Gunpowder was very expensive, largely because of the monopoly on saltpetre. It was made by grinding charcoal, sulphur and saltpetre together in ‘incorporating mills’. The process was complex and extremely dangerous. At all stages the mixture was unstable to a greater or lesser degree.

Gunpowder was imported into Cornwall until 1808 when the first Cornish gunpowder factory opened: at Cosawes Wood, Perran-ar-Worthal, about 5 miles from Falmouth. The site at Cosawes and at other works - such as the one at nearby Kennall Vale which followed in 1813 - were chosen for their seclusion in wooded river valleys. This ensured both the availability of water power and the relative safety of nearby settlements, shielded as they were by the trees. The roofs of the factory buildings were also designed to blow off relatively harmlessly in the event of an explosion.

The Kennall Vale Works (Scheduled Monument), originally a subsidiary of the Fox family’s Perran Foundry Company,was built to a substantial and technologically advanced design in 1812 and expanded by 1835. © Barry Gamble.

The adoption of gunpowder represented a great technological breakthrough. In 1836 alone, 30 tonnes of gunpowder were used in Cornish mines. The first practical high-explosive ever fired in a mine was in the Restormel Iron Mine (managed by John Taylor) at Lostwithiel in 1846. By the 1860s high explosives were being used far more efficiently and had become far more refined. In 1866, Alfred Nobel (1833-96) invented dynamite. This nitroglycerine-based explosive reached Britain the following year and Cornwall soon after. The principal Cornish gunpowder manufacturer - Shilson - set up the National Explosives Company in 1888.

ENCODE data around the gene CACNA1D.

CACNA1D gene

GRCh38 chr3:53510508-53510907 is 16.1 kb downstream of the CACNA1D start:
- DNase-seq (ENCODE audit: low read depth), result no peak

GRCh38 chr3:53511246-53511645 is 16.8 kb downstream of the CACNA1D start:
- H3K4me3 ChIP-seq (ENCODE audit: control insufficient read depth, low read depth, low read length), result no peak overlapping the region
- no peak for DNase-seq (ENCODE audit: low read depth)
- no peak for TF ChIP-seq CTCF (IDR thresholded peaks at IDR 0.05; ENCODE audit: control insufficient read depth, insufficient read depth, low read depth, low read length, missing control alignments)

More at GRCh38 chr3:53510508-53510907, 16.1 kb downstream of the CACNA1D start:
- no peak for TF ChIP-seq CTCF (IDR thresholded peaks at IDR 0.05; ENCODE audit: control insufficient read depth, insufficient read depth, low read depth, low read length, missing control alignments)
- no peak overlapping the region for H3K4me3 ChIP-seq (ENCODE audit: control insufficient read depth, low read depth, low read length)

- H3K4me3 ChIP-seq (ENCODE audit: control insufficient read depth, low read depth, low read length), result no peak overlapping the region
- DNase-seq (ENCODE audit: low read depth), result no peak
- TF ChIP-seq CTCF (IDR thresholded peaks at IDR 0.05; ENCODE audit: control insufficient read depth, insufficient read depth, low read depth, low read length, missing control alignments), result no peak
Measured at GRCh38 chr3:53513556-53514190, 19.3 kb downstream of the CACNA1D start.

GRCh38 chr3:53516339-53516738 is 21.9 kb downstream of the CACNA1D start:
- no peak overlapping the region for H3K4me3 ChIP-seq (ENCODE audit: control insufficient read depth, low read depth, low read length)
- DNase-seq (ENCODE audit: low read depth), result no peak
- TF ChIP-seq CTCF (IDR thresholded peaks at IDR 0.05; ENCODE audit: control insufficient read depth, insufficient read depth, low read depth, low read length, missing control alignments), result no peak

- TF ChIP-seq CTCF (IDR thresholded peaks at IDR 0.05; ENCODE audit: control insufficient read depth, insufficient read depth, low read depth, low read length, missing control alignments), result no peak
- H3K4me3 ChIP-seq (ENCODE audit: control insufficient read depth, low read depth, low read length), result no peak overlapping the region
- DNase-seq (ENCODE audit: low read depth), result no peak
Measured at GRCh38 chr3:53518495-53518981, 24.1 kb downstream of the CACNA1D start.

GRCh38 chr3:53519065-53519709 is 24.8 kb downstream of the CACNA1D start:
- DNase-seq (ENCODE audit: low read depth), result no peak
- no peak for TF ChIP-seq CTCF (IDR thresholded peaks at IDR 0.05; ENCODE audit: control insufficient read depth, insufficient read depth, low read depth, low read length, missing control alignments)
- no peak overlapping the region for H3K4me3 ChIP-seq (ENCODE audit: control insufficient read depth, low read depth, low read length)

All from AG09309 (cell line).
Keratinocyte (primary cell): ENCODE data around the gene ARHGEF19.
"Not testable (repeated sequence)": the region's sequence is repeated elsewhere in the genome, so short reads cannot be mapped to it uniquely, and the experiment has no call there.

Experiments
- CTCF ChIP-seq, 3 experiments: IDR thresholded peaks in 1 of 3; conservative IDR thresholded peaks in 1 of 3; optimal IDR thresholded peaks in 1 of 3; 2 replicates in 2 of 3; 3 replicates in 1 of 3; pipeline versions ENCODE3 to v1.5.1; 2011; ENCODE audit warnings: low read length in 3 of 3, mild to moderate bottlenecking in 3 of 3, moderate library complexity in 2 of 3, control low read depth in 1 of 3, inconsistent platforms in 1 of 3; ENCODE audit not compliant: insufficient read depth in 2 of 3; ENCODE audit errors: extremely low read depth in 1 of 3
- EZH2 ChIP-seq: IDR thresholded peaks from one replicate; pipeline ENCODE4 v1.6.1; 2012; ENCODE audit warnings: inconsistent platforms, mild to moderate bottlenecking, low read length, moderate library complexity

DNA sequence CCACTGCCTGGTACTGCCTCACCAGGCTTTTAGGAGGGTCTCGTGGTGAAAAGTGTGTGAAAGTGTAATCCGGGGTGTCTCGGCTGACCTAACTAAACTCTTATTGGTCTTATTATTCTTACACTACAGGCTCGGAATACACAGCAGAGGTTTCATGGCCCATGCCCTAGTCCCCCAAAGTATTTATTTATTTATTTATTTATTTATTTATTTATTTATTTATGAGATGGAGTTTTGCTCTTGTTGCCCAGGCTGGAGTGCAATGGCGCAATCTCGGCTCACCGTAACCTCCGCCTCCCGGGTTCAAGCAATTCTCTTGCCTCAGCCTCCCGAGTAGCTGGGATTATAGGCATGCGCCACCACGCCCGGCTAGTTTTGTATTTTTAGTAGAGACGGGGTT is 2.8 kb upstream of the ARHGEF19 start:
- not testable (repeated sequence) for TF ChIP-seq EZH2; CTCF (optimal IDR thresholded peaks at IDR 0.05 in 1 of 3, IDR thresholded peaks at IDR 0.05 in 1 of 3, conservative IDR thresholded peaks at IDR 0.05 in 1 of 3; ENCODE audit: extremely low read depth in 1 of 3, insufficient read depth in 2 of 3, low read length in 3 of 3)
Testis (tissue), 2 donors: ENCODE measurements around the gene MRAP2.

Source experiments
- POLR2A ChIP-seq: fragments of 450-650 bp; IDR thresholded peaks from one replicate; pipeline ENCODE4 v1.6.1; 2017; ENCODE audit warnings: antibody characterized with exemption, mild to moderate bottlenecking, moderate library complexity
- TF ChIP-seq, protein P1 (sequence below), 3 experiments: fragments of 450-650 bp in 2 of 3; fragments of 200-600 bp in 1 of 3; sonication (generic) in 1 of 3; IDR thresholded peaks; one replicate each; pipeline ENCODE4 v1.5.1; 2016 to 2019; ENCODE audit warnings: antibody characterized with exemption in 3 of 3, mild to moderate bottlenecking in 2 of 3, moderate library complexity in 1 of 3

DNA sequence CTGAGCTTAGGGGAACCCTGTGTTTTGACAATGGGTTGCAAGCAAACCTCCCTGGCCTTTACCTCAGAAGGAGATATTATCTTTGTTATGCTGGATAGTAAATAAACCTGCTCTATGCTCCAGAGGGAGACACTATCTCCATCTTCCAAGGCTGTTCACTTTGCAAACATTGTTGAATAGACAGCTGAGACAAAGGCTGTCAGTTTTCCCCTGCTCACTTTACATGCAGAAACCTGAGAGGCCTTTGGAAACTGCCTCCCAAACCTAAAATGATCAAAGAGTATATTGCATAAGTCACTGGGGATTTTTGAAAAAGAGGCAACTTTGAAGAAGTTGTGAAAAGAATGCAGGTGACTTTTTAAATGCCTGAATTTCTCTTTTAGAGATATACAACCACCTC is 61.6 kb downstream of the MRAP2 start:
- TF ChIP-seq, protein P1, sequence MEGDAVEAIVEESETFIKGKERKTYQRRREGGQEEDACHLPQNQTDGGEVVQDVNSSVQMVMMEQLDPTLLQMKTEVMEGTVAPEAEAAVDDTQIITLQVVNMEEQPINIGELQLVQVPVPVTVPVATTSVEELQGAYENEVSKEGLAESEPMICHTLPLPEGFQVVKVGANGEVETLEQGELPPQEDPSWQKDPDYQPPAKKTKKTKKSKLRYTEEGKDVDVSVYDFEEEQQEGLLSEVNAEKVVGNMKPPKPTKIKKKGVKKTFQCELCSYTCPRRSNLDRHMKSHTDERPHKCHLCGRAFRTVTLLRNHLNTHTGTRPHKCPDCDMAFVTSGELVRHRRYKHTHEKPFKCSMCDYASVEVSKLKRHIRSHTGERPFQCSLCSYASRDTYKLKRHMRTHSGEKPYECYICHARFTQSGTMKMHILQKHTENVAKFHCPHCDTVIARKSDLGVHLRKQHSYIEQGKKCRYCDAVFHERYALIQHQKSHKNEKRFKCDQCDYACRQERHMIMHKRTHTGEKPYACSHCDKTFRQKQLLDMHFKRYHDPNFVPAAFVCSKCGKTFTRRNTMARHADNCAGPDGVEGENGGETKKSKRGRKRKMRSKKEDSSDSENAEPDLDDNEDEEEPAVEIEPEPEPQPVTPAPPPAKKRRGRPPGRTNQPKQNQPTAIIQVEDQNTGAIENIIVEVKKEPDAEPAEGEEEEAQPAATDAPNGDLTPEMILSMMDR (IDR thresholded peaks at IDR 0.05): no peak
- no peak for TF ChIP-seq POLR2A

British & Colonial Explosives Company works (1891). © Barry Gamble.

The first factory was built amidst the protective environment of Hayle Towans and soon became one of the leading manufactories in Britain. In 1889 the British & Colonial Explosives Company was formed. The site chosen for the new factory was a hectare of remote old mining ground at St George’s Common on the cliffs west of Perranporth. Extensive structures survive, both at Hayle and at Perranporth.